Śmigus! - from Reymont's "The Peasants" (Chłopi)
The next morning--Easter Monday--the weather was still more beautiful, the country-side more abundantly bathed in dew, in azure mist-wreaths, in sunshine and in joy. The bird's songs were more sonorous; the warm gales, rushing through the trees, made them murmur, as it were, a quiet prayer. The folk rose earlier, too, that day, opening doors and windows wide, and going outside to gaze upon God's world--on the verdurous orchards; on the vast landscape garlanded with spring greenery, sparkling all over with diamonds, bathed in the light of the sun; on the autumn-ploughed fields, with young tawny blades waving in the wind, and rippling up to the cabins like sheets of water teased by the zephyrs.
The boys ran about with squirts, drenching each other to the cry of Śmigus!--or else, hiding behind the trees round the pond, they would deluge with water, not only the passers-by, but anyone who peeped out of doors; so that many a cabin-wall dripped with wet, and puddles glistened all around them.
Along all the ways and about the enclosures, the lads ran, chasing their victims with uproarious laughter, and dead set against the lasses, who enjoyed the pastime as much as then did, emptying pails on their heads and dodging them through the orchards; and as there were plenty of grown-up girls among them, these soon got the upper hand, driving the boys back with indomitable energy. Even Yasyek Topsy-turvy, who had attacked Natstka with a fire-hose, was himself tackled by the Balcerek girls, drenched from head to foot, and then flung into the pond to crown their victory.
But he, being nettled, and loath to brook such shame that girls should get the better of a man, called to his aid Pete, Boryna's servant: who with him laid an ambush cunningly for Nastka, got her fast in their clutches, dragged her to the well, and flooded her until she screamed aloud.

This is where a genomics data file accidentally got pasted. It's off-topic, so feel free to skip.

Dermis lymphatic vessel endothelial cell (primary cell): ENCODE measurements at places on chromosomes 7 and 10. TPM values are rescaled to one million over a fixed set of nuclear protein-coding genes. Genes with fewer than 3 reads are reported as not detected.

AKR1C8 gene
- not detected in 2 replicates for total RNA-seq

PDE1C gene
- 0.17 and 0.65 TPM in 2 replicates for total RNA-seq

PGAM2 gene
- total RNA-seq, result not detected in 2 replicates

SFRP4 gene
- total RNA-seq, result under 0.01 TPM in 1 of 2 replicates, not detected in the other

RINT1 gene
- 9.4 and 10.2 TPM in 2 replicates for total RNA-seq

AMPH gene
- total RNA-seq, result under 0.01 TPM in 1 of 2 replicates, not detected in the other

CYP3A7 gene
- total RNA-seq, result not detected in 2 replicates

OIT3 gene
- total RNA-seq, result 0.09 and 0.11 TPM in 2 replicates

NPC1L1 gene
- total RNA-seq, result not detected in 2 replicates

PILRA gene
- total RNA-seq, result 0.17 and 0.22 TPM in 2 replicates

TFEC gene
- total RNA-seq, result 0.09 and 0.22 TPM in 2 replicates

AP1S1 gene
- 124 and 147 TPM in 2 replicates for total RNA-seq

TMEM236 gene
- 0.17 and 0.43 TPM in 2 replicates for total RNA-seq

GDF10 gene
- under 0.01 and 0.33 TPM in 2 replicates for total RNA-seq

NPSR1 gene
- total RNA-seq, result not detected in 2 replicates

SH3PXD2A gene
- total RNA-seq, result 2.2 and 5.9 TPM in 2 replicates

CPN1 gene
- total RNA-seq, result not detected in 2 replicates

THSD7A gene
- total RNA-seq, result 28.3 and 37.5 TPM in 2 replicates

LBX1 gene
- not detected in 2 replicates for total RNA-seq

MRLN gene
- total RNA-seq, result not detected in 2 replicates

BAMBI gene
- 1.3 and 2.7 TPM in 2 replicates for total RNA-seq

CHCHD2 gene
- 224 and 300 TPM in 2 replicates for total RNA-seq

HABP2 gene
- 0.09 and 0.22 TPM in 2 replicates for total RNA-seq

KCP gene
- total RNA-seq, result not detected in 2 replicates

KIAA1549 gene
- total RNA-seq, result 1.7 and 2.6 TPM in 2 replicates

...Then, taking Vitek to help them, and young Gulbas, with some bigger lads, they pounced upon Mary, daughter of Balcerek, whom they deluged so, that, stick in hand, her mother was obliged to run and rescue her! Yagna too they caught and drenched thoroughly, nor did they spare even Yuzka, though she begged them hard, and ran in tears to Hanka to complain.
"Complain she may!" they cried; "but yet she likes it: see, her eyes sparkle with glee!"
"Pestilent fellows! they have wetted me all over!" Yagustynka growled, though pleased, and entered the cabin.
"Whom will those rascals spare!" Yuszka grumbled, as she changed to dry clothes. Yet she could not for all that forbear coming out into the porch to witness the scene: all the roads alive with noise and tumult, and the whole place thrilling with the hubbub. The lads, frantic with delight, ran about in large bands, driving all who came nigh within range of the great hose, till at last the Soltys, seeing that no one could leave his hut for them, had to put an end to this merry-making, and disperse them.
Vol.3 SPRING, p 128-131; Translated from the original Polish by Michael H. Dzierwicki, Reader of English Literature at the University of Cracow. This file has been identified as being free of known restrictions under copyright law, including all related and neighboring rights.